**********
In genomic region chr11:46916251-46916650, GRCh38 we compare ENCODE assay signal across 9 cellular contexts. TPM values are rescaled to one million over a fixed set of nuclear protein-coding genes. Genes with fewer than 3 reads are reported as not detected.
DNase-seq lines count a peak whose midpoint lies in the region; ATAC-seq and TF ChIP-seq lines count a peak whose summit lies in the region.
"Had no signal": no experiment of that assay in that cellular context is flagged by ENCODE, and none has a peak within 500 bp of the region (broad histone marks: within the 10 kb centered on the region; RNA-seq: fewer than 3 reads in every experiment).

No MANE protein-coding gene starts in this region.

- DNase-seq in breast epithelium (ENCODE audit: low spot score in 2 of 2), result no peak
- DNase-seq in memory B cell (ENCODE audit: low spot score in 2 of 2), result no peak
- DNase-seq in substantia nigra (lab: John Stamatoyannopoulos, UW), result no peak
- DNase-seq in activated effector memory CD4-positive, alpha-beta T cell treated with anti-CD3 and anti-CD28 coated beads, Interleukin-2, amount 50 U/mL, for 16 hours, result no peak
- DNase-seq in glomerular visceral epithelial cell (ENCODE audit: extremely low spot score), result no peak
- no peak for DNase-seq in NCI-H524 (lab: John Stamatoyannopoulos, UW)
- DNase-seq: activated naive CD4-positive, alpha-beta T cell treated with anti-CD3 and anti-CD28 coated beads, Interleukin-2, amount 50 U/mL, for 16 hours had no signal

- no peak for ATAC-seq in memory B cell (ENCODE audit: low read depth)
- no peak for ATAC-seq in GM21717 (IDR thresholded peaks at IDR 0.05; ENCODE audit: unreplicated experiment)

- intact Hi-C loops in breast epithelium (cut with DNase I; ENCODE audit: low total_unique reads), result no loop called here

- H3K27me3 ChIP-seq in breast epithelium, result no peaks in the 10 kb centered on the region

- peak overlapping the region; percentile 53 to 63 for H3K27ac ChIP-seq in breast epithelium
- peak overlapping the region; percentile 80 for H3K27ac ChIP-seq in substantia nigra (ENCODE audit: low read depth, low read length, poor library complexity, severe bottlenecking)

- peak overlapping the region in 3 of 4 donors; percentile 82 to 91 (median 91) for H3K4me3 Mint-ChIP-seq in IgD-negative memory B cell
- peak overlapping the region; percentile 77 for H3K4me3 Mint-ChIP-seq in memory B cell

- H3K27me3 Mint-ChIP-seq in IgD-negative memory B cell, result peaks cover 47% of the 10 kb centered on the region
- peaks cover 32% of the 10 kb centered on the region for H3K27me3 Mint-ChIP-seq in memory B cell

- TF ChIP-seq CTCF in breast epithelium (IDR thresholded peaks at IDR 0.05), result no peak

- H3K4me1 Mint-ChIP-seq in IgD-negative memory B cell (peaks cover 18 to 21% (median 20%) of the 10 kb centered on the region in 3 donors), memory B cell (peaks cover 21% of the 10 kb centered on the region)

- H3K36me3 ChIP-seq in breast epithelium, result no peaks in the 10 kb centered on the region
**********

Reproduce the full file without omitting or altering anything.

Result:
In genomic region chr11:46916251-46916650, GRCh38 we compare ENCODE assay signal across 9 cellular contexts. TPM values are rescaled to one million over a fixed set of nuclear protein-coding genes. Genes with fewer than 3 reads are reported as not detected.
DNase-seq lines count a peak whose midpoint lies in the region; ATAC-seq and TF ChIP-seq lines count a peak whose summit lies in the region.
"Had no signal": no experiment of that assay in that cellular context is flagged by ENCODE, and none has a peak within 500 bp of the region (broad histone marks: within the 10 kb centered on the region; RNA-seq: fewer than 3 reads in every experiment).

No MANE protein-coding gene starts in this region.

- DNase-seq in breast epithelium (ENCODE audit: low spot score in 2 of 2), result no peak
- DNase-seq in memory B cell (ENCODE audit: low spot score in 2 of 2), result no peak
- DNase-seq in substantia nigra (lab: John Stamatoyannopoulos, UW), result no peak
- DNase-seq in activated effector memory CD4-positive, alpha-beta T cell treated with anti-CD3 and anti-CD28 coated beads, Interleukin-2, amount 50 U/mL, for 16 hours, result no peak
- DNase-seq in glomerular visceral epithelial cell (ENCODE audit: extremely low spot score), result no peak
- no peak for DNase-seq in NCI-H524 (lab: John Stamatoyannopoulos, UW)
- DNase-seq: activated naive CD4-positive, alpha-beta T cell treated with anti-CD3 and anti-CD28 coated beads, Interleukin-2, amount 50 U/mL, for 16 hours had no signal

- no peak for ATAC-seq in memory B cell (ENCODE audit: low read depth)
- no peak for ATAC-seq in GM21717 (IDR thresholded peaks at IDR 0.05; ENCODE audit: unreplicated experiment)

- intact Hi-C loops in breast epithelium (cut with DNase I; ENCODE audit: low total_unique reads), result no loop called here

- H3K27me3 ChIP-seq in breast epithelium, result no peaks in the 10 kb centered on the region

- peak overlapping the region; percentile 53 to 63 for H3K27ac ChIP-seq in breast epithelium
- peak overlapping the region; percentile 80 for H3K27ac ChIP-seq in substantia nigra (ENCODE audit: low read depth, low read length, poor library complexity, severe bottlenecking)

- peak overlapping the region in 3 of 4 donors; percentile 82 to 91 (median 91) for H3K4me3 Mint-ChIP-seq in IgD-negative memory B cell
- peak overlapping the region; percentile 77 for H3K4me3 Mint-ChIP-seq in memory B cell

- H3K27me3 Mint-ChIP-seq in IgD-negative memory B cell, result peaks cover 47% of the 10 kb centered on the region
- peaks cover 32% of the 10 kb centered on the region for H3K27me3 Mint-ChIP-seq in memory B cell

- TF ChIP-seq CTCF in breast epithelium (IDR thresholded peaks at IDR 0.05), result no peak

- H3K4me1 Mint-ChIP-seq in IgD-negative memory B cell (peaks cover 18 to 21% (median 20%) of the 10 kb centered on the region in 3 donors), memory B cell (peaks cover 21% of the 10 kb centered on the region)

- H3K36me3 ChIP-seq in breast epithelium, result no peaks in the 10 kb centered on the region